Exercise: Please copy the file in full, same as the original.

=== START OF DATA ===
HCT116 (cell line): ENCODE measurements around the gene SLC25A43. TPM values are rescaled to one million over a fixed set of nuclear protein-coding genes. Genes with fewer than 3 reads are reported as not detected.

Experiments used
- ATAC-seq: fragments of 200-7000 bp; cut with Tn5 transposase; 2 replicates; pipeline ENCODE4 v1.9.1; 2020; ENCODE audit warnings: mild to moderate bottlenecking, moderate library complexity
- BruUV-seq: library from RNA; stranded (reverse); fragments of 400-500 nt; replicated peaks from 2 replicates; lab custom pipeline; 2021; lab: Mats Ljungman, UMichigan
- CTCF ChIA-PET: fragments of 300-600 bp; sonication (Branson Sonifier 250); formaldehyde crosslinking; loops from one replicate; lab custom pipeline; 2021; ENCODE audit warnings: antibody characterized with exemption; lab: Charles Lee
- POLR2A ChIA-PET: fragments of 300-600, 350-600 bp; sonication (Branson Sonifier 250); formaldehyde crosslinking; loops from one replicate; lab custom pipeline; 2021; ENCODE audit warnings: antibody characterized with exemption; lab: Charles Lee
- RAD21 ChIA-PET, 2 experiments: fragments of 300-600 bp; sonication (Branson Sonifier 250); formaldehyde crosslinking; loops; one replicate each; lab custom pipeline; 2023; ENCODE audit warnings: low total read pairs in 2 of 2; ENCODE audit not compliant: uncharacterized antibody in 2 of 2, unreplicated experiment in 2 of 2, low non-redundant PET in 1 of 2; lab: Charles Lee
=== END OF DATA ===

HCT116 (cell line): ENCODE measurements around the gene SLC25A43. TPM values are rescaled to one million over a fixed set of nuclear protein-coding genes. Genes with fewer than 3 reads are reported as not detected.

Experiments used
- ATAC-seq: fragments of 200-7000 bp; cut with Tn5 transposase; 2 replicates; pipeline ENCODE4 v1.9.1; 2020; ENCODE audit warnings: mild to moderate bottlenecking, moderate library complexity
- BruUV-seq: library from RNA; stranded (reverse); fragments of 400-500 nt; replicated peaks from 2 replicates; lab custom pipeline; 2021; lab: Mats Ljungman, UMichigan
- CTCF ChIA-PET: fragments of 300-600 bp; sonication (Branson Sonifier 250); formaldehyde crosslinking; loops from one replicate; lab custom pipeline; 2021; ENCODE audit warnings: antibody characterized with exemption; lab: Charles Lee
- POLR2A ChIA-PET: fragments of 300-600, 350-600 bp; sonication (Branson Sonifier 250); formaldehyde crosslinking; loops from one replicate; lab custom pipeline; 2021; ENCODE audit warnings: antibody characterized with exemption; lab: Charles Lee
- RAD21 ChIA-PET, 2 experiments: fragments of 300-600 bp; sonication (Branson Sonifier 250); formaldehyde crosslinking; loops; one replicate each; lab custom pipeline; 2023; ENCODE audit warnings: low total read pairs in 2 of 2; ENCODE audit not compliant: uncharacterized antibody in 2 of 2, unreplicated experiment in 2 of 2, low non-redundant PET in 1 of 2; lab: Charles Lee